Commenting on the media reports, Nataša Kandić, director of the Humanitarian Law Center, an NGO based in Belgrade, said that these and other official responses to the arrest showed that meaningful and serious debate on what was really happening before the ICTY was sadly lacking.
“However, what is important, comparing this with when Karadžić was arrested, is that we did not have the protests,” she added.
“After all this time, people simply do not care, they are saturated, and they are not interested in Mladić any longer.”
Hunt for exclusives
Media critic Dragan Ilić, commenting on the arrest, notes that the media competed to find the best “unnamed” source, to be the first to get to Mladić’s house and to film the yard, the neighbours, members of the family and appearances at the Special Court.
“The Croats eavesdrop on Brammertz!” “Congratulations, you’ve found me!” “Bury me next to my daughter!” “Mladić quarrels with the TV!” “Mladić saved me from death!” “Sloba is to blame for everything!” “Šešelj: Ratko, say what is needed!” “Serbia looks EU in the eyes” “What else do they want from us?”
(Daily newspaper Kurir, May and June 2011)
“The opening credits were read by the president at a special press conference and then the circus began,” he recalled.
“There were breaking news reports that Mladić had drunk his medication (and had issued a) list of demands, including copies of Russian classic books, strawberries, a TV set and the psychiatric expertise of Slavica Đukić-Dejanović.
“Primacy was given to such an amount of trivial topics and details that all this tension amounted to a soap opera,” he continued.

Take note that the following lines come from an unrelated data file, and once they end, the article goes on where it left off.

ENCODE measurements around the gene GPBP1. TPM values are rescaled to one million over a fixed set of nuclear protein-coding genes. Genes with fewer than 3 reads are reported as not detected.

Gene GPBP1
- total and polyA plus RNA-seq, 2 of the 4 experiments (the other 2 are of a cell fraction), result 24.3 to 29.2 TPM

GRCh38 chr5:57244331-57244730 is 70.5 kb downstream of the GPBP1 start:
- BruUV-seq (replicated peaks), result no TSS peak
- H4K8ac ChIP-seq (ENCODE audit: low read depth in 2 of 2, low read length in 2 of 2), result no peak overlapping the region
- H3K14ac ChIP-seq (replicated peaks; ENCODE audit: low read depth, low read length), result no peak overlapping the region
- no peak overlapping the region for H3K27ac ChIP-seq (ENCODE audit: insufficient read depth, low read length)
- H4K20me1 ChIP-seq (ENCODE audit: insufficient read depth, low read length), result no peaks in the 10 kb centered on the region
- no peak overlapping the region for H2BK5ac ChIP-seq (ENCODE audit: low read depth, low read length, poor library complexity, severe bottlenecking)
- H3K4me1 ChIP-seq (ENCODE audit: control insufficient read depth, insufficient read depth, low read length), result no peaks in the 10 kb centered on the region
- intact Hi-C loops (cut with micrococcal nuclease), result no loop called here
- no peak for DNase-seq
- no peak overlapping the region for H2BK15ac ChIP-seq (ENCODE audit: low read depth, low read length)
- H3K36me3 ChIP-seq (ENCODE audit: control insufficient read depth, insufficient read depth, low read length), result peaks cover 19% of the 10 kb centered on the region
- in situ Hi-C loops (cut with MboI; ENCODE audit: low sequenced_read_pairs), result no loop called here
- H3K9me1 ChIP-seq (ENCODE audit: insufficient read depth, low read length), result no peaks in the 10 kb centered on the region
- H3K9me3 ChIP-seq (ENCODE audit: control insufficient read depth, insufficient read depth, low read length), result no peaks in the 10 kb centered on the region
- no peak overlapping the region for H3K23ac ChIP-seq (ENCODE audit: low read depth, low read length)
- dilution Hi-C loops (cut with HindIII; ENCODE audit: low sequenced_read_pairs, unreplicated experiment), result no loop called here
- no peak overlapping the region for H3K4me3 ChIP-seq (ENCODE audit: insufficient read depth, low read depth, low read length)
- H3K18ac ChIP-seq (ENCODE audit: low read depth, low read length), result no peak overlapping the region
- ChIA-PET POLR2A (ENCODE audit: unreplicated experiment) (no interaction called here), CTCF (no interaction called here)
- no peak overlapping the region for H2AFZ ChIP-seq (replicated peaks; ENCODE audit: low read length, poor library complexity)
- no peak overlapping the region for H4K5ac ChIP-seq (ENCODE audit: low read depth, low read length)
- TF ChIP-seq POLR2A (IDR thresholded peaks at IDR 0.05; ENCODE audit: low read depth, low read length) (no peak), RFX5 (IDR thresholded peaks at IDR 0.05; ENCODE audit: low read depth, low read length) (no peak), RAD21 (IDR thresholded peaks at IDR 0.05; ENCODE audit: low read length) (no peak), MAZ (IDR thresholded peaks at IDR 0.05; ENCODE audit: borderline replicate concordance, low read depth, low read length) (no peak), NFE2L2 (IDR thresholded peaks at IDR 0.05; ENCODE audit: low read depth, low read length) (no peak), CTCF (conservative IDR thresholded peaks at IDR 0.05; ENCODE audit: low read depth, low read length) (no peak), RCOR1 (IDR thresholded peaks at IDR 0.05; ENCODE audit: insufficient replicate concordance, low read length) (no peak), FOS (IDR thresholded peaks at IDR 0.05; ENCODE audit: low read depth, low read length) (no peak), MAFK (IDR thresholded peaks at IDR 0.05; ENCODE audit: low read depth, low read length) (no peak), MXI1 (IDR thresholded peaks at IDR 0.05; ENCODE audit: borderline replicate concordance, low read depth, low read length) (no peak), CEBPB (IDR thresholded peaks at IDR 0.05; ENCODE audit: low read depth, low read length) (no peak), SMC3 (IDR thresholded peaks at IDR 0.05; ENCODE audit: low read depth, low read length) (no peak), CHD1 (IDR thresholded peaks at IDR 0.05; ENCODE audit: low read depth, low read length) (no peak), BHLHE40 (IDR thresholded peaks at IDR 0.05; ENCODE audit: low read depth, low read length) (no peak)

Rade Veljanovski, professor of political sciences at Belgrade University, says the Serbian media behaved much the same way when Karadžić was arrested in July 2008.
“Instead of the focus being on what Mladić had done in the Nineties and the grounds on which he was indicted, the media focused on information such as his appearance or health,” Veljanovski noted.
He said one of the main factors behind the sensationalist approach was the media’s need to boost circulation figures and so earn money.
This is supported by the fact that the daily Blic, the day after the arrest, published news that the newspaper had sold its entire previous day’s edition in record time.
Another daily, the tabloid Kurir, even linked the arrest of Mladić to a rise in share values on the Belgrade Stock Exchange.
“Brokers associate the jump in the value of shares in NIS [Naftna Industrija Srbije] with the arrest … and advise people not to sell, because they [the shares] will soon be worth more,” the newspaper wrote on May 29.
The traditional division between the so-called serious press and the tabloids melted away when it came to the Mladić’ arrest, as comparative analysis of the articles in the tabloid Blic and the serious Politika indicates.
Blic compared the arrest of Mladić to the action of US security forces when killing Osama bin Laden.
“The Security Information Agency's action in arresting Ratko Mladić, the most wanted war crimes suspect to be indicted by the ICTY, was carried out on the same principle that American security forces applied during their intrusion into the shelter of the Al Qaeda leader, Osama bin Laden, in early May,“ Blic claimed, citing sources in the Security Information Agency (BIA).
The police's failure to divulge details about the arrest meanwhile gave the media more space to indulge in its own speculation about how the arrest occurred.
Blic wrote that “the wartime leader of the Serbs greeted the BIA with cheese and ham”, that he did not resist arrest and that he drank homemade brandy with police officers “to invigorate themselves before setting.”
In the hunt for an exclusive story, Blic called former Republika Srpska president, Radovan Karadžić, who told them that he was “very sorry and that he expects that they will cooperate in order to reveal the truth about what happened in Bosnia”.
Under the headline “We are disgusted that Serbs are rejoicing”, the same newspaper carried a sympathetic report from Mladić’s birthplace in Bosnia, publishing quotes from his relatives.
“I expected everything from these traitors to the Serbian people, so this as well, unfortunately,” one was quoted as saying.